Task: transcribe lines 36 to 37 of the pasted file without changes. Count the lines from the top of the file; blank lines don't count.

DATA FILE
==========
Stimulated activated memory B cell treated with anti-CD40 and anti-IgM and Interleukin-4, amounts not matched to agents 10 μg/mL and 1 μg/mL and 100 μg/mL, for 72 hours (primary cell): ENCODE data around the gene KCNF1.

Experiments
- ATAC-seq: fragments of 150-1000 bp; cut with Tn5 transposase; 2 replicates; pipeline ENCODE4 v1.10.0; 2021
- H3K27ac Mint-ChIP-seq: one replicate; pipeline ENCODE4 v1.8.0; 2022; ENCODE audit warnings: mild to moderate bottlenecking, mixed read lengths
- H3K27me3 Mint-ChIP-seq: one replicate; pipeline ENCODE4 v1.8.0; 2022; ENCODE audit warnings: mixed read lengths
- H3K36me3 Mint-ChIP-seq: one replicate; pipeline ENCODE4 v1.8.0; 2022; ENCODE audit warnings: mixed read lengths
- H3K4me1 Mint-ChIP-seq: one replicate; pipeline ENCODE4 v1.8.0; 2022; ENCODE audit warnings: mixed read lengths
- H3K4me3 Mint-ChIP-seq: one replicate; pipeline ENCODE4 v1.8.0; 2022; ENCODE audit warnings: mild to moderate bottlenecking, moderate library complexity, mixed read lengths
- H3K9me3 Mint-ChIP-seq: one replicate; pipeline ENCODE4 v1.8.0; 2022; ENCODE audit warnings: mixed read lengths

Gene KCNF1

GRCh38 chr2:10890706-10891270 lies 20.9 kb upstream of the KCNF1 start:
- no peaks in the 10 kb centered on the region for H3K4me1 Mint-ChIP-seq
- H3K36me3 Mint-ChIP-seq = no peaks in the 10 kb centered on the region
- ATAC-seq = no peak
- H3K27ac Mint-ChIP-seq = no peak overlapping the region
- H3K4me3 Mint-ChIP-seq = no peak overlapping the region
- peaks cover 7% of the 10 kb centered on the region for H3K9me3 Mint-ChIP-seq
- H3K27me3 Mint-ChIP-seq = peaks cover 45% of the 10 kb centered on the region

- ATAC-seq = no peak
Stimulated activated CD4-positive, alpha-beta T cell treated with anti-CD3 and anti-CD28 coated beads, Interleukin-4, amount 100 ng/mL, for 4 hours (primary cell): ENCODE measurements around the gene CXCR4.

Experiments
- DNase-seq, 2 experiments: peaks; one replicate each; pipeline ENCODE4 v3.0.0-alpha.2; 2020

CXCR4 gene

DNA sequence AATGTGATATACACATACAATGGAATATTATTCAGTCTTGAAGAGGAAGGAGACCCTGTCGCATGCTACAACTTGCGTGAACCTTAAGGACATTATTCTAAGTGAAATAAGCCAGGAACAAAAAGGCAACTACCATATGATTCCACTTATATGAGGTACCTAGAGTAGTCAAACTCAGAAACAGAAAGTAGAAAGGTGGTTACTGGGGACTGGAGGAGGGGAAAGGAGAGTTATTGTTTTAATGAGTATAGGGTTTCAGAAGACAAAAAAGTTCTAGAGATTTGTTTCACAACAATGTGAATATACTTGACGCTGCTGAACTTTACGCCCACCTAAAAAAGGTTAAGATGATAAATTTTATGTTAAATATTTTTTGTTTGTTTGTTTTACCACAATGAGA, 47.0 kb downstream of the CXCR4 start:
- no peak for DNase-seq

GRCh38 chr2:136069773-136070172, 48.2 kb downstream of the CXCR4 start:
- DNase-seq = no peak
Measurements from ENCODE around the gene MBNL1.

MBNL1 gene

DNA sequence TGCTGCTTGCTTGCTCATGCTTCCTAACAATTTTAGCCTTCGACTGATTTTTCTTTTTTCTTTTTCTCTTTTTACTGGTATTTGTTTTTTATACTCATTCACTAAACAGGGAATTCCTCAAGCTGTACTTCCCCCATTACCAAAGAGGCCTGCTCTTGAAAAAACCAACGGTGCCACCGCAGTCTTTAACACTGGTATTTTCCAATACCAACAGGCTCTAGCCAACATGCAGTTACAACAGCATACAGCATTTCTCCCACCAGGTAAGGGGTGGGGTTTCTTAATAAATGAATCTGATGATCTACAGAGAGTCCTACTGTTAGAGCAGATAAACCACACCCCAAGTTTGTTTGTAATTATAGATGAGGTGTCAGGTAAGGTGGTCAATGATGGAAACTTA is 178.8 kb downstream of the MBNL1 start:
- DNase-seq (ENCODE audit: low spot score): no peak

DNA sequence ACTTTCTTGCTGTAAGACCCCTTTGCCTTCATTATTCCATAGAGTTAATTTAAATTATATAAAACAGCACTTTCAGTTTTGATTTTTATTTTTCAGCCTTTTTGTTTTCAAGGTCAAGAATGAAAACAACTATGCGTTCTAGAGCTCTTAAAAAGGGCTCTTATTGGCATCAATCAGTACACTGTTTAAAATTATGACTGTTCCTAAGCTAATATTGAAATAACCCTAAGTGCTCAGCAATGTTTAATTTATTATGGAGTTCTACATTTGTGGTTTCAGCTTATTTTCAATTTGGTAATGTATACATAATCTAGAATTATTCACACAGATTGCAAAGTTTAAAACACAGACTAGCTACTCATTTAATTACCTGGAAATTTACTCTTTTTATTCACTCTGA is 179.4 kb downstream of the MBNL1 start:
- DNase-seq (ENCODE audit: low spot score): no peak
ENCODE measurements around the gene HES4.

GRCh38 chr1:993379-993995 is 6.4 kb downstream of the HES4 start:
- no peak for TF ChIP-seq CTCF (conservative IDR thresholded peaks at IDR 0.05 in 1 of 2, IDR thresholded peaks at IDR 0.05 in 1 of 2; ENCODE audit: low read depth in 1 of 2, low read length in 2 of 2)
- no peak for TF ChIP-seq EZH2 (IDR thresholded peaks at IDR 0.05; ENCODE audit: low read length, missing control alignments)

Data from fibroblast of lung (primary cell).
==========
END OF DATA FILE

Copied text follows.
- no peak for TF ChIP-seq CTCF (conservative IDR thresholded peaks at IDR 0.05 in 1 of 2, IDR thresholded peaks at IDR 0.05 in 1 of 2; ENCODE audit: low read depth in 1 of 2, low read length in 2 of 2)
- no peak for TF ChIP-seq EZH2 (IDR thresholded peaks at IDR 0.05; ENCODE audit: low read length, missing control alignments)